No Secret to Success of CMU Professional Sales Program

May 7, 2012  |  Posted by in Uncategorized
 

Ken Cherry Ken Cherry is Assistant Professor, Marketing and Professional Sales at Central Michigan University.

One of the most exciting parts of my job teaching and advising students in the Professional Sales program at Central Michigan University is preparing them for collegiate sales competitions.  As you may be aware, the CMU Professional Sales program utilizes Carew International’s DPS, APS, PTN and BCE curriculum in our classroom.  Each year our sales program students compete regionally and nationally in Pi Sigma Epsilon (http://www.pse.org/) fraternity sales events, going up against major sales programs, including those at Ohio State, Purdue, Indiana and several MAC schools.

As a sales veteran who is relatively new to academia, I have been struck by the similarities between preparing for real world sales presentations and the preparation by our students for the Pi Sigma Epsilon sales competitions:

  1. Practice and Preparation: After students review the case provided them, we quiz them, and then we do a filmed role play of them selling the case to the buyer.  Finally, we critique them for what they did right and what needs improvement (just like Carew does in DPS sales training).  For our most recent competition, the students averaged 15 hours of preparation for their role plays.
  2. Active Listening: A majority of the points for these competitions is tied to finding the customer’s GAP.  Our students have to build a question plan, just like DPS, and get to their customer needs (GAPs).  This requires active listening and great exploratory questions so that they understand what their clients need.  We emphasize a talk/listen ratio of 20% talking to 80% listening.
  3. Handling Objections: These competitions always include an objection, and our students use the tried and true LAER process to explore and handle these objections.  Along the way, they are asking questions and building their value proposition so that they can eliminate any “Oh by the ways” as we call them in APS.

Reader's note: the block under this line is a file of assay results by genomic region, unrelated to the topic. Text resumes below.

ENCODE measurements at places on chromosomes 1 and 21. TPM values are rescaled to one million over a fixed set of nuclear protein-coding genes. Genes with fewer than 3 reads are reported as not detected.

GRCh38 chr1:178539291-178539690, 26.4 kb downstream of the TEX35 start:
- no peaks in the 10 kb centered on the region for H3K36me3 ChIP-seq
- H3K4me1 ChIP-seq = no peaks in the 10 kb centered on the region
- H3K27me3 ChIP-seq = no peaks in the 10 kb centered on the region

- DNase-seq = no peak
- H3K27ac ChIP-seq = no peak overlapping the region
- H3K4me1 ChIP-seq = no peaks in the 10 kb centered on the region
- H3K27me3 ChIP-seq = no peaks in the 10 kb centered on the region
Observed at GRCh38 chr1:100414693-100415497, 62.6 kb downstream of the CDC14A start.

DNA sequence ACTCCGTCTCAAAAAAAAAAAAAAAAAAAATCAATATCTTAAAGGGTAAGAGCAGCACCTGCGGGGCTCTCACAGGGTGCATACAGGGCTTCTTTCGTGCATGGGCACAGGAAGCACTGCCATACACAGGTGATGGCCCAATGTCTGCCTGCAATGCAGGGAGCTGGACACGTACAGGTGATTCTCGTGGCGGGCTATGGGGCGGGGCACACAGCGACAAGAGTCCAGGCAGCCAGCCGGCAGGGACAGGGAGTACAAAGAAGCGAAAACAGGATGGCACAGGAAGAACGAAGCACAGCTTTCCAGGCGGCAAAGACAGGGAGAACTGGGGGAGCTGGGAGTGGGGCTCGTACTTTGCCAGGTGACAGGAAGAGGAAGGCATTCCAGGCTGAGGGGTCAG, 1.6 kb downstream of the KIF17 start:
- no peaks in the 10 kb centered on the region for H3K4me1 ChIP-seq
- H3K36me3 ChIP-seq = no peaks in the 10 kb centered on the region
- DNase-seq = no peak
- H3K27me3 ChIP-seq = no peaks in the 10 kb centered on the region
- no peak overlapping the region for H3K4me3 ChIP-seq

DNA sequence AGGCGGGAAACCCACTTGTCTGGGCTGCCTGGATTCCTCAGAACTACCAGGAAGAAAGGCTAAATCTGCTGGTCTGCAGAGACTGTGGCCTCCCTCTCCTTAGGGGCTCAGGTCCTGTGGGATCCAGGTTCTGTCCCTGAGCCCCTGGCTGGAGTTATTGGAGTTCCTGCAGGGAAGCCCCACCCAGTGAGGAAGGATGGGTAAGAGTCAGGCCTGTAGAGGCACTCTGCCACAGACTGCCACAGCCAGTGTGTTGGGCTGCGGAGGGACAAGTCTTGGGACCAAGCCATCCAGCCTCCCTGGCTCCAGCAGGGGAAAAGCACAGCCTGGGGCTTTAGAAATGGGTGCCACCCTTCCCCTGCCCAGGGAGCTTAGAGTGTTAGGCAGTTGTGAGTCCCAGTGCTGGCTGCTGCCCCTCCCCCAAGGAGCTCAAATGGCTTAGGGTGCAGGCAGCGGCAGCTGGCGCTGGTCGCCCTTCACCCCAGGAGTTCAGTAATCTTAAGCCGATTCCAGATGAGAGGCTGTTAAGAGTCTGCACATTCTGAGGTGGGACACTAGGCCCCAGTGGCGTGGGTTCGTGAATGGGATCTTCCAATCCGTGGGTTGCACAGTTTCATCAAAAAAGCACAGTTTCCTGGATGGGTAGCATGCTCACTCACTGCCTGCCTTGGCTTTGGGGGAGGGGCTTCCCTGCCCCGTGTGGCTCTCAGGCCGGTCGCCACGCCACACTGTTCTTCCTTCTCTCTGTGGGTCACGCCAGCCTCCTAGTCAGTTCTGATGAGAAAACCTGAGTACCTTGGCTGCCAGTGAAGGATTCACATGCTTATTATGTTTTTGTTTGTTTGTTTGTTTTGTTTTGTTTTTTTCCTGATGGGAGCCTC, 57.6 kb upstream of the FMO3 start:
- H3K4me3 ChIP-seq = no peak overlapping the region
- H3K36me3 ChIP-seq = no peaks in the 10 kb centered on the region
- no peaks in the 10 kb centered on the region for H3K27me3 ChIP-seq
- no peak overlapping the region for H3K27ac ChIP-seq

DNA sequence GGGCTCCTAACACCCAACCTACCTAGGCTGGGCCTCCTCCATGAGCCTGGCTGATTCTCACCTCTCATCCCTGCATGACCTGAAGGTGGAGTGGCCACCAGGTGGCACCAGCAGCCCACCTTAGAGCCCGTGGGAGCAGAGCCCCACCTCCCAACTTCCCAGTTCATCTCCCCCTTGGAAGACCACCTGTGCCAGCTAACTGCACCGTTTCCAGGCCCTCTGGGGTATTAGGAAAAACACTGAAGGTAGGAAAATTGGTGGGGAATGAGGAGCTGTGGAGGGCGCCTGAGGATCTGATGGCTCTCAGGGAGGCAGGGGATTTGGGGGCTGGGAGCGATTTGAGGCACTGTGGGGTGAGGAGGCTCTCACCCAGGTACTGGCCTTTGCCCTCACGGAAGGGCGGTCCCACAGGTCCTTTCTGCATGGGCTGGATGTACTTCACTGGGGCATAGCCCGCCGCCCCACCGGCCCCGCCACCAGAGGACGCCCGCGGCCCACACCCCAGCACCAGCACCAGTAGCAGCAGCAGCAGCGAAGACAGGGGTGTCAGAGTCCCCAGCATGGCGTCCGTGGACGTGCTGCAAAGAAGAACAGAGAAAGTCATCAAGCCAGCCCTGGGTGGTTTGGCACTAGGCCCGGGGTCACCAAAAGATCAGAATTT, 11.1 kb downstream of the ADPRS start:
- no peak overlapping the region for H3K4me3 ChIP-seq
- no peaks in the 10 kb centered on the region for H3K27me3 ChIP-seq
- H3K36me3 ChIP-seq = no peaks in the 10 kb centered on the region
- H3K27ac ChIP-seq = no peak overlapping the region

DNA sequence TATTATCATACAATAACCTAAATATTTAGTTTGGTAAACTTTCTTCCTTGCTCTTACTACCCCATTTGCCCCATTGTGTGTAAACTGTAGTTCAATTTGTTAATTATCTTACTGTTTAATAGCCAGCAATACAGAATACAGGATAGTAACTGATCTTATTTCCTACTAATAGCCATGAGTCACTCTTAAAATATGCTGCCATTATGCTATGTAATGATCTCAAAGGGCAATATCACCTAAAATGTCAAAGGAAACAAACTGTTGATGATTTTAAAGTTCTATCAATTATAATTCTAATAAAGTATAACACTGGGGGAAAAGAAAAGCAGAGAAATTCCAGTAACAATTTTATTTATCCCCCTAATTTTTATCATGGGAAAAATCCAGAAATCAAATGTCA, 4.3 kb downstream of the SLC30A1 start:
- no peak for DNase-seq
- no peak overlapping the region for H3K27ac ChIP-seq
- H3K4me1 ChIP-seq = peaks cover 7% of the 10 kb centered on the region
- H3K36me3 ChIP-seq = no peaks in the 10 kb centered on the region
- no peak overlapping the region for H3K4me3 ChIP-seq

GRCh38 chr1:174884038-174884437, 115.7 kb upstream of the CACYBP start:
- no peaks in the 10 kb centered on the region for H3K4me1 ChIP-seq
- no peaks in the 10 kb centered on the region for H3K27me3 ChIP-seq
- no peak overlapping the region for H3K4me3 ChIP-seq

4. Closing: Not all of these role plays turn into sales, but closing is the key to gaining agreement on next steps.  If students have followed their game plan, prepared, listened, delivered their value proposition and filled their client’s GAP, they either get the next appointment or close the sale.

The CMU Professional Sales Program was created less than four years ago and already we are a major player in collegiate sales competitions.  Using many of the principles taught in Carew’s DPS sales training, the CMU chapter of PSE has now won the last three regional sales competitions for the North Central Region (our students have taken first and second place the last three years, out of three years participating).  At Nationals, one of our students came in fifth place (against schools like Texas A&M, LSU, Florida, California, etc.) and we placed four of our students in the top 12 (out of 200 students who participated nationwide).  The CMU Professional Sales program still has room to improve.  Our goal is be number one nationally, and we will get there using these proven methods and our continued hard work.  The skills and concepts that our students learn through our Carew-based curriculum will be the key to them getting to number one.

The most exciting part of all is realizing that the skills and knowledge we are providing these students will facilitate continued success in the job market upon graduation and later as sales professionals with exceptional selling skills.

As part of our ongoing commitment to professional development, Carew International publishes a regular blog to provide timely insights for optimal sales performance.  To learn more about Carew’s incomparable sales training programssales leadership training and customer service training, visit our website at www.carew.com

All content and training concepts are the intellectual property of Carew International, Inc., and any reference to these concepts must include a statement of express ownership by Carew International, Inc.

 
 
 

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